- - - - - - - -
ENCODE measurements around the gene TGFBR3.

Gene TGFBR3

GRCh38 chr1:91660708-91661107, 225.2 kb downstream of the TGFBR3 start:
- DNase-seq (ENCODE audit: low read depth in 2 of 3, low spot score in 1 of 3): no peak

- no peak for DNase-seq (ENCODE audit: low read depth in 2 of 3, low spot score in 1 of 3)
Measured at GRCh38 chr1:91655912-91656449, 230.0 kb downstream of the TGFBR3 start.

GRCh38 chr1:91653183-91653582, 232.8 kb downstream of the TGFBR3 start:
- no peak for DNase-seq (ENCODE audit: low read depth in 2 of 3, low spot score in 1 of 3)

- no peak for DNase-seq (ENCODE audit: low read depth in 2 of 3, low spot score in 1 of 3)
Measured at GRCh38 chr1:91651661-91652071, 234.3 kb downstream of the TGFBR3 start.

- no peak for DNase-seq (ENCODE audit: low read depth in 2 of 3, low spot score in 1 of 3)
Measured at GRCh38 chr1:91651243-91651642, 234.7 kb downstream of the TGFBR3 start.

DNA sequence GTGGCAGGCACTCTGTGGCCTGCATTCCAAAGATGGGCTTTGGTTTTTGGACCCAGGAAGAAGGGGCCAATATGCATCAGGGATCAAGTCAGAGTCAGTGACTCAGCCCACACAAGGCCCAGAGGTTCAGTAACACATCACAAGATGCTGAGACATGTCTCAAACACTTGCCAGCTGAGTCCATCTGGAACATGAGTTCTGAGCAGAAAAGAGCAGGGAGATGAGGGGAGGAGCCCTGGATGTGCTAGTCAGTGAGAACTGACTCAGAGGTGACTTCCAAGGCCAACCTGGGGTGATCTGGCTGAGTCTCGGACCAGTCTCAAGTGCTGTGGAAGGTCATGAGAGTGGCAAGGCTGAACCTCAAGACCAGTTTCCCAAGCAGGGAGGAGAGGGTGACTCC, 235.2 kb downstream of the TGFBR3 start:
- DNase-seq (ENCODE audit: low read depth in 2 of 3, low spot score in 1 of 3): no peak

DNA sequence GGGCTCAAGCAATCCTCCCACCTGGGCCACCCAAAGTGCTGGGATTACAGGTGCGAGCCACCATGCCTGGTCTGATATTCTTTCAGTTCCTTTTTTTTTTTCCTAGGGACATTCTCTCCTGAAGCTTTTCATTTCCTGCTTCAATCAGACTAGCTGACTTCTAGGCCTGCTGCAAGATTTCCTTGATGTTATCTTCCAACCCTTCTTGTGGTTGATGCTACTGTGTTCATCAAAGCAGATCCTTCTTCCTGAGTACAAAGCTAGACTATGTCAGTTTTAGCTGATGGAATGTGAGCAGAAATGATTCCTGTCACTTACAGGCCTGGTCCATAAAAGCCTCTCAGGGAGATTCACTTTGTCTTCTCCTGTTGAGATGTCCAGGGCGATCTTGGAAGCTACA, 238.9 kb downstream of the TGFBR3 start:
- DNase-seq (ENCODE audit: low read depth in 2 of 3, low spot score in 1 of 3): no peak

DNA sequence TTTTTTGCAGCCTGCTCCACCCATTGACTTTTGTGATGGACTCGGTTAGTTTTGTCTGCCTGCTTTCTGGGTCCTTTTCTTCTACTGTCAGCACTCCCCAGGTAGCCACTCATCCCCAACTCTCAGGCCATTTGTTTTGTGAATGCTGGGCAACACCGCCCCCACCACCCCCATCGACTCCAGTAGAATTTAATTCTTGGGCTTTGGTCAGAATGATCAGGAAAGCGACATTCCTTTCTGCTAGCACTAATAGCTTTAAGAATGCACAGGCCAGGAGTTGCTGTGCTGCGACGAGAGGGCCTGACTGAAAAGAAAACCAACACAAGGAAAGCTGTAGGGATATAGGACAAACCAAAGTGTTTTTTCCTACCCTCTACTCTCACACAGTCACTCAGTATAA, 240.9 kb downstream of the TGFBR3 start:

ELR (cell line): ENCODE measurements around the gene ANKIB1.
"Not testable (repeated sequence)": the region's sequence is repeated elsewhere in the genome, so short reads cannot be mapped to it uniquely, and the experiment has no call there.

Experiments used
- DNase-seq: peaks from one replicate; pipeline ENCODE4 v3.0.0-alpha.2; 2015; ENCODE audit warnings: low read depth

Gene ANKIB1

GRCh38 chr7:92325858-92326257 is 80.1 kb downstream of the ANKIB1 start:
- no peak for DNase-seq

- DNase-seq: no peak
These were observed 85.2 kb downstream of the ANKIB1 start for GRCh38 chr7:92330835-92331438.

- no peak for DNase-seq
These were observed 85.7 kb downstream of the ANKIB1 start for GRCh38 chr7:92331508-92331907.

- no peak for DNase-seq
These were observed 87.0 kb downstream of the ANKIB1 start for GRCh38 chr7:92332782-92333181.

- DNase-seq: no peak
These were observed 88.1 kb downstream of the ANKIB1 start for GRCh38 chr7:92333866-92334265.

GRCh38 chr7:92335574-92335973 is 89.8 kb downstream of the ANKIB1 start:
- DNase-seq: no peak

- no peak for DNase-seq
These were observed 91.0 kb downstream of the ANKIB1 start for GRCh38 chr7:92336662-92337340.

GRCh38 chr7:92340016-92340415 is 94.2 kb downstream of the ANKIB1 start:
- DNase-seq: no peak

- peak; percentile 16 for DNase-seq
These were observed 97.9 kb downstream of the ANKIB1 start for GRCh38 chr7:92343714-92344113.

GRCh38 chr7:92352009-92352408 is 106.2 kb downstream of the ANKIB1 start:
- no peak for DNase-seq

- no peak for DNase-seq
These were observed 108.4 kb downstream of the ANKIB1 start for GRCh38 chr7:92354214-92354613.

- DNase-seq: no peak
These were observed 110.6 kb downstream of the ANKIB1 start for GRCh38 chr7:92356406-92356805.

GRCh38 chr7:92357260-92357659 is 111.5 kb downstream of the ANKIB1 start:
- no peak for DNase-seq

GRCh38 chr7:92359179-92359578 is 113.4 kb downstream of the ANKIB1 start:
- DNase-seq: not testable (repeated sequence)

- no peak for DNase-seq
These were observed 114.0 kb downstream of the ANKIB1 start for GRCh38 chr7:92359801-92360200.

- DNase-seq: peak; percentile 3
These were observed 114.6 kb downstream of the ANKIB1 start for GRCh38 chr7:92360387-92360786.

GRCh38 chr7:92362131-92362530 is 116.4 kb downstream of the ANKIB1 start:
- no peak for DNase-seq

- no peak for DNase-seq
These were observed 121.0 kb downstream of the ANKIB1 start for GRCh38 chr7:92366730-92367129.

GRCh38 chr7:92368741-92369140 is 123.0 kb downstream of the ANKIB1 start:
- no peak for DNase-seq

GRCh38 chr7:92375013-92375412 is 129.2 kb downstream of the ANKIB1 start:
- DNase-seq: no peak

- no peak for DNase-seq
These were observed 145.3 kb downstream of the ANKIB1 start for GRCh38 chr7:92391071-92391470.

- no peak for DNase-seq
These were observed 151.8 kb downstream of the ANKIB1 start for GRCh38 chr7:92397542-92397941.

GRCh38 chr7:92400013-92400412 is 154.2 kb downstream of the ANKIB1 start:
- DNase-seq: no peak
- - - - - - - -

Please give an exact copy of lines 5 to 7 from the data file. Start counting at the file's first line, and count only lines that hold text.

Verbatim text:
- no peak for DNase-seq (ENCODE audit: low read depth in 2 of 3, low spot score in 1 of 3)
Measured at GRCh38 chr1:91655912-91656449, 230.0 kb downstream of the TGFBR3 start.

GRCh38 chr1:91653183-91653582, 232.8 kb downstream of the TGFBR3 start: